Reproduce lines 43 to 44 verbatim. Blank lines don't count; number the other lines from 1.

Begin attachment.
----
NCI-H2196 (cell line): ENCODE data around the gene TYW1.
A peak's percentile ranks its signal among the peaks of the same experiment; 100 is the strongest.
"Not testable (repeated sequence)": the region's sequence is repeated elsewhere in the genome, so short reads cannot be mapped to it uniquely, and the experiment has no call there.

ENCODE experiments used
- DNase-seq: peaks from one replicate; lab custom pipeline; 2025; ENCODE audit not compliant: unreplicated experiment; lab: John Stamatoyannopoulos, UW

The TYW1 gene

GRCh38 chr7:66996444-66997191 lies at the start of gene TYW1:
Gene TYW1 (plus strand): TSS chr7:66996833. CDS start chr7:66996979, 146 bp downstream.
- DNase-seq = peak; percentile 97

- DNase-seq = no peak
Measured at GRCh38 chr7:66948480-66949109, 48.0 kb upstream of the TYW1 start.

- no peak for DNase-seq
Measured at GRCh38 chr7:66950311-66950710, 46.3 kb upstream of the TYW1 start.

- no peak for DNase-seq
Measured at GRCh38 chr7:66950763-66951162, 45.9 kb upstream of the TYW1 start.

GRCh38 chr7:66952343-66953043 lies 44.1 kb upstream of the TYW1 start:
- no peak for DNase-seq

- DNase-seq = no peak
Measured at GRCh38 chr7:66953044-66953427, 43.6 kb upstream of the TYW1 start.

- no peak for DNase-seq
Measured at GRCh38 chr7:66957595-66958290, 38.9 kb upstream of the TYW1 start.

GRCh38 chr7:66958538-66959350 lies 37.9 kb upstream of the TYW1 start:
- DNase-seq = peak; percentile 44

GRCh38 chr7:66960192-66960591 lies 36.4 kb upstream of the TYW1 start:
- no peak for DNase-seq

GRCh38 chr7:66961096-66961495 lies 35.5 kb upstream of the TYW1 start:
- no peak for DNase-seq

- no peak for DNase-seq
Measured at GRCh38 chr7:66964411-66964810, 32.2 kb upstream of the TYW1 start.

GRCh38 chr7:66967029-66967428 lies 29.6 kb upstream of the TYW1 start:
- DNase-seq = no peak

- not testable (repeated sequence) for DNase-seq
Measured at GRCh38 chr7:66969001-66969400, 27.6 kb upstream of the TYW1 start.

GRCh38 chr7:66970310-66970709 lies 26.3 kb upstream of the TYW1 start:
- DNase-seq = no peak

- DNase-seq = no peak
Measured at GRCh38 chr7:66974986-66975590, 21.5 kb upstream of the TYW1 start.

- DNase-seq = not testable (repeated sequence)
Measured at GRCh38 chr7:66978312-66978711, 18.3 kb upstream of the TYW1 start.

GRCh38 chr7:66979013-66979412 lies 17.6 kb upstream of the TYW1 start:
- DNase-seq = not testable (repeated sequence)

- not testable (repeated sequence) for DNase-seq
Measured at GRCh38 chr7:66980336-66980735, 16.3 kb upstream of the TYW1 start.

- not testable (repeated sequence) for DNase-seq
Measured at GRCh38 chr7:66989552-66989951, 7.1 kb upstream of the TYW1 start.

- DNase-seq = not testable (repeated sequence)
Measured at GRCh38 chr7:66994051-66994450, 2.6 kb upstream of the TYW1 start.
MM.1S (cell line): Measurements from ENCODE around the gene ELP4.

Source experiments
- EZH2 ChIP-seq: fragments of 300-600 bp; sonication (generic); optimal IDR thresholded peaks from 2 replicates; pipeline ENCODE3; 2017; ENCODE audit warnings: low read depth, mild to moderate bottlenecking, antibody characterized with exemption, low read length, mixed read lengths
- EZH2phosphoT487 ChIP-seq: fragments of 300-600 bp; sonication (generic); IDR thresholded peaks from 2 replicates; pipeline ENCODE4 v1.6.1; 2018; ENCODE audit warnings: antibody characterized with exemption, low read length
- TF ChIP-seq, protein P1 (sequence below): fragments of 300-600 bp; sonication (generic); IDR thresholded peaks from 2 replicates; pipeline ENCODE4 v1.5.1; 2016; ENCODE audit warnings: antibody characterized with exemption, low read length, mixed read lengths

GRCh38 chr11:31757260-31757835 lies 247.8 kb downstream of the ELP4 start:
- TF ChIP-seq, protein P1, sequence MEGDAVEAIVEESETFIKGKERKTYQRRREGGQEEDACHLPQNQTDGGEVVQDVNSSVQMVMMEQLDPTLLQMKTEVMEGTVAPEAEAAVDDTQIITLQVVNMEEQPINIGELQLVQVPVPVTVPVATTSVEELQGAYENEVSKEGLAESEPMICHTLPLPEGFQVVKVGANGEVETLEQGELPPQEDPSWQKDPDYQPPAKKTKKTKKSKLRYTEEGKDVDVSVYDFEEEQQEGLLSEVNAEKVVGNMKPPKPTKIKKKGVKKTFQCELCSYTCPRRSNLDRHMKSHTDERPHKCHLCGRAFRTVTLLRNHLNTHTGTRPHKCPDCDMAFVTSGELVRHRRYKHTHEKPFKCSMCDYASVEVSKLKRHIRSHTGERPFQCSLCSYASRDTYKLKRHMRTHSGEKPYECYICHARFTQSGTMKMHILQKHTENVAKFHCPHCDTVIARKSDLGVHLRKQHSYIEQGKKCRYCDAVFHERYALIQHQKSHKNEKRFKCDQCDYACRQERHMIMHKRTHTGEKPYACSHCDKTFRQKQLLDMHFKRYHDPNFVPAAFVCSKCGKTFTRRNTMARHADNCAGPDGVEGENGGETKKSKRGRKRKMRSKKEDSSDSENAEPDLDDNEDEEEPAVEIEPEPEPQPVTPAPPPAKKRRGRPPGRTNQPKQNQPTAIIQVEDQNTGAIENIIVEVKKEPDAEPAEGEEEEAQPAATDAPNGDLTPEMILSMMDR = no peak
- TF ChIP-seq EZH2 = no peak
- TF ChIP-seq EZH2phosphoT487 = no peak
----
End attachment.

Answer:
Measured at GRCh38 chr7:66980336-66980735, 16.3 kb upstream of the TYW1 start.

- not testable (repeated sequence) for DNase-seq